Polo Ralph Lauren's long run of record-breaking profits may have ended. For the first quarter, the company's profits fell by 36%, year-on-year, to $73 million. (For basis of comparison, from the first quarter of '09 to the first quarter of '10, Polo Ralph Lauren's profits rose by a whopping 153%.) In fact, the company had such an incredible run of good numbers last year that although Ralph Lauren made just under $1 billion by selling a chunk of his stock in July, if he'd waited till just November, he could have made $1.25 billion. That's how quickly the company's value was rising. So, what were the main culprits? The cost of cotton is high — although it has been nearing historic highs for about a year now — and the earthquake in Japan disrupted retail sales in that country. Operating expenses rose 12% overall. Also, and just because we can, let's blame excessively Photoshopped ads. [WWD, WSJ]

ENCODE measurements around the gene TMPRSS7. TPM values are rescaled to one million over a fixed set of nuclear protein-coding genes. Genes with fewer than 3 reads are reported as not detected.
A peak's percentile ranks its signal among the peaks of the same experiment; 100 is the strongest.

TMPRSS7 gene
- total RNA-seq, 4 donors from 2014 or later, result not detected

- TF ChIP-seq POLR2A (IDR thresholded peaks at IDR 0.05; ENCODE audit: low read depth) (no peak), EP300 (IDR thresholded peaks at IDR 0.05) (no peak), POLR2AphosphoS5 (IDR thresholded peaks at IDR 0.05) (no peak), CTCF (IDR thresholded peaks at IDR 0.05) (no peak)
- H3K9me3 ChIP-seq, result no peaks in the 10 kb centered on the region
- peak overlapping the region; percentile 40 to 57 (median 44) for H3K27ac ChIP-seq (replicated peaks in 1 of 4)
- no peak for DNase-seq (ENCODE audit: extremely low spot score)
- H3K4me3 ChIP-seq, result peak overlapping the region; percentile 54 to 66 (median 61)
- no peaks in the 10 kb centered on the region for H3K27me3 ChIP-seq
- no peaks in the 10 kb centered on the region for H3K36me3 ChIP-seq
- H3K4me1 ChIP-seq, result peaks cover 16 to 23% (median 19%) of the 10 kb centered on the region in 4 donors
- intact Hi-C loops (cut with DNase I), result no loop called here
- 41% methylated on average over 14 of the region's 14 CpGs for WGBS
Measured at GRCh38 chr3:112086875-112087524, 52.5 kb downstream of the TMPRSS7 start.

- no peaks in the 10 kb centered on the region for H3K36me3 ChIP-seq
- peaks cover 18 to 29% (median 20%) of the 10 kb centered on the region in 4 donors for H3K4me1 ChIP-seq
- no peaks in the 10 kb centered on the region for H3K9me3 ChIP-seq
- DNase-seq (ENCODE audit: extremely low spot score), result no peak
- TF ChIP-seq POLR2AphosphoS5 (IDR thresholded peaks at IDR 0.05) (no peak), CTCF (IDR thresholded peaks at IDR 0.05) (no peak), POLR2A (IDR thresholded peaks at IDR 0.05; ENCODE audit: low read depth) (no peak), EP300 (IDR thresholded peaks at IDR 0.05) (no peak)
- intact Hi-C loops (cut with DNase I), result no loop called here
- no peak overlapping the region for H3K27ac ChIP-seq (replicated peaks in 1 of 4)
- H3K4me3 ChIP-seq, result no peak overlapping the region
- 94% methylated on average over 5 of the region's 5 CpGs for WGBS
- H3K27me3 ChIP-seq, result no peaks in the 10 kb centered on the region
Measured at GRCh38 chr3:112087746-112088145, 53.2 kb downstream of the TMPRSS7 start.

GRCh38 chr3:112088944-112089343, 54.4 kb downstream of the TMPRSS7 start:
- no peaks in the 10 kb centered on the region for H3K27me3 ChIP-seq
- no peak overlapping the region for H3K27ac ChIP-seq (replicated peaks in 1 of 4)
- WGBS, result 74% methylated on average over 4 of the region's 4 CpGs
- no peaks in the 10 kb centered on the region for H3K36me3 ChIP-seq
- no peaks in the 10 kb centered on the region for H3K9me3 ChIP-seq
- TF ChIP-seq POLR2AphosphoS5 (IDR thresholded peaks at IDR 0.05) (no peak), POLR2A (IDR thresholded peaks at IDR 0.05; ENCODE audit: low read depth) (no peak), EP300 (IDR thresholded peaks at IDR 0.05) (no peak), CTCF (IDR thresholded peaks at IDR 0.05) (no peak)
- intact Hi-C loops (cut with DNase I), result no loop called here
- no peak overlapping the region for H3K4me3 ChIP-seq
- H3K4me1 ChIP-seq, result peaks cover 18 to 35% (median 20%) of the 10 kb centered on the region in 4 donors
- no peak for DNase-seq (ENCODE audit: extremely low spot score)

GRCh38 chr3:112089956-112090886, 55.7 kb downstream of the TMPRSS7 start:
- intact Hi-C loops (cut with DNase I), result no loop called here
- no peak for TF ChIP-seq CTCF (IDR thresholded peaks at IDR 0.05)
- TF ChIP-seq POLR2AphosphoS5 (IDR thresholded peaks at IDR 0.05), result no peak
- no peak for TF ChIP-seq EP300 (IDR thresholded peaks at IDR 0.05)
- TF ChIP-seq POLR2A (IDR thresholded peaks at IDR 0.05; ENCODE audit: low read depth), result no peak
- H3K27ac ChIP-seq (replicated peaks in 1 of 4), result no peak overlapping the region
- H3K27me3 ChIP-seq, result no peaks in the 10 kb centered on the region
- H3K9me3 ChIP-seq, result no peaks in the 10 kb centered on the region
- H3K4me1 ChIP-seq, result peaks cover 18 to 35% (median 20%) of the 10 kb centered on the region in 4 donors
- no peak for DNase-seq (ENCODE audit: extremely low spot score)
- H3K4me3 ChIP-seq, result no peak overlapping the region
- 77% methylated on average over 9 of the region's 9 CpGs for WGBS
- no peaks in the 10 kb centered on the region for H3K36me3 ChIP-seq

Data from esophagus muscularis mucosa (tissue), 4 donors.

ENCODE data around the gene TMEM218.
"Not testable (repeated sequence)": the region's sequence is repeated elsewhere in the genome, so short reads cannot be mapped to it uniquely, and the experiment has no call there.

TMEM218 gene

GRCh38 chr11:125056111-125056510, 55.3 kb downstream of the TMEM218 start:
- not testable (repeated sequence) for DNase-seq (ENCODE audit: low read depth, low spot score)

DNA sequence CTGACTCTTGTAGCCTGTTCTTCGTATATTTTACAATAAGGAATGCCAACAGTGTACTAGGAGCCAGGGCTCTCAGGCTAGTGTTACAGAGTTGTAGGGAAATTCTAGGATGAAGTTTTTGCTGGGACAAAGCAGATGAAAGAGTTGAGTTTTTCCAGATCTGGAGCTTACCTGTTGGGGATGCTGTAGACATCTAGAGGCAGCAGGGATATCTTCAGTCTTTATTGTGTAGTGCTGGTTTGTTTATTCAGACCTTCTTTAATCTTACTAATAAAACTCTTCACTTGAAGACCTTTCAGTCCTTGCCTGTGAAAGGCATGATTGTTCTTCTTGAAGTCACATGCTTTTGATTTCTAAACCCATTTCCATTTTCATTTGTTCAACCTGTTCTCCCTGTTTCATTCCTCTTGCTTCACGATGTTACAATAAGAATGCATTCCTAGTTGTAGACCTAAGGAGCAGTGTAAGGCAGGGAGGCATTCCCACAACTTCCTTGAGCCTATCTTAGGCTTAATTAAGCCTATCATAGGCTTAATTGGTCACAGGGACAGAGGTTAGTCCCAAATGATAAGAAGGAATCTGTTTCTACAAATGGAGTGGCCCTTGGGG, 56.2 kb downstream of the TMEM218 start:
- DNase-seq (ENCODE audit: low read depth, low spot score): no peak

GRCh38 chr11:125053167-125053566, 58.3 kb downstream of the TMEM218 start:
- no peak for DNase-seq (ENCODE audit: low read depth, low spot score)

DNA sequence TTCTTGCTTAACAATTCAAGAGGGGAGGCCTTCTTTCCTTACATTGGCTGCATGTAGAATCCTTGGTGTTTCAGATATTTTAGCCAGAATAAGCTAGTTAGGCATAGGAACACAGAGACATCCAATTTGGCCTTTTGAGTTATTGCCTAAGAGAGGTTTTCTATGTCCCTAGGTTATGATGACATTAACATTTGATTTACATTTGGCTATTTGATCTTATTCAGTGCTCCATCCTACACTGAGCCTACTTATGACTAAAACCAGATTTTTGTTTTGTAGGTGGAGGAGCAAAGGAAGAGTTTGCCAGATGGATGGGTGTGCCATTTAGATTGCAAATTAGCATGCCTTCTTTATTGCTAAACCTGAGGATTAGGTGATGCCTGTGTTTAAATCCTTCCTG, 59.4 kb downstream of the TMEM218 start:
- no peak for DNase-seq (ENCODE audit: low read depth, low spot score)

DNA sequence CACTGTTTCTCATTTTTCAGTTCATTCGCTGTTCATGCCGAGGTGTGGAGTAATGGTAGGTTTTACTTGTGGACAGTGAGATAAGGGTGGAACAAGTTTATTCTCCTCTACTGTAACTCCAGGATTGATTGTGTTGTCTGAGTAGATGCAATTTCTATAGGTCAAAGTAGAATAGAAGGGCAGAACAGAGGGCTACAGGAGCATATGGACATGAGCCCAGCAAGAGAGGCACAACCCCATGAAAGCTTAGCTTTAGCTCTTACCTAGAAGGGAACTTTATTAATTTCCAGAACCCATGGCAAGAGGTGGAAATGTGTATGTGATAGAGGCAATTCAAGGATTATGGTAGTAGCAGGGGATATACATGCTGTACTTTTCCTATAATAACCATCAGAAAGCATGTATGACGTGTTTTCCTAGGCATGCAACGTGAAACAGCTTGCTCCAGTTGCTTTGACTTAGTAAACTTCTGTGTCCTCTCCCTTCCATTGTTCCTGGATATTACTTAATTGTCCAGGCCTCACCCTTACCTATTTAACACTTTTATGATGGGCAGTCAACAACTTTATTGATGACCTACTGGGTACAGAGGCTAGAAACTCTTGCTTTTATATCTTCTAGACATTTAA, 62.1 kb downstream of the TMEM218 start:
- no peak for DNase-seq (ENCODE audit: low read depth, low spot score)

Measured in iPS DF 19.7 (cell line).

Abbey Lee Kershaw rocks a combination bright green and smoky eye on the new cover of Vogue Japan. [FGR]

And Isabeli Fontana is looking pretty smoking — and not a little like Linda Evangelista — on the cover of Vogue Paris. [BeautyIsDiverse]

Something called Dorian magazine exists, and it put Baptiste Giabiconi on its cover. Check out that Situation-worthy pouf, and the feather boa. [MaleModelScene]

The new issue of Richardson magazine features Stoya (shot by Steven Klein) and her extremely impressive abs on the cover. Inside is an essay by photojournalist Tim Hetherington about sex, death, and the sexualization of war. (Hetherington was recently killed in Libya.) Editor Andrew Richardson has this theory on why fashion magazines have been getting, to use Style.com's phrase, "more porny": "I think part of the reason for all of that, too, was that magazines have, in the last decade or so, become more and more the creatures of their advertisers. You'd sign up for a shoot, and find out that 90 percent of it was going to be dictated to you. 'Credits.' I think people began leaning on sexuality as a way to make the images exciting, in an environment where there wasn't as much room to be creative with the fashion." [Style.com]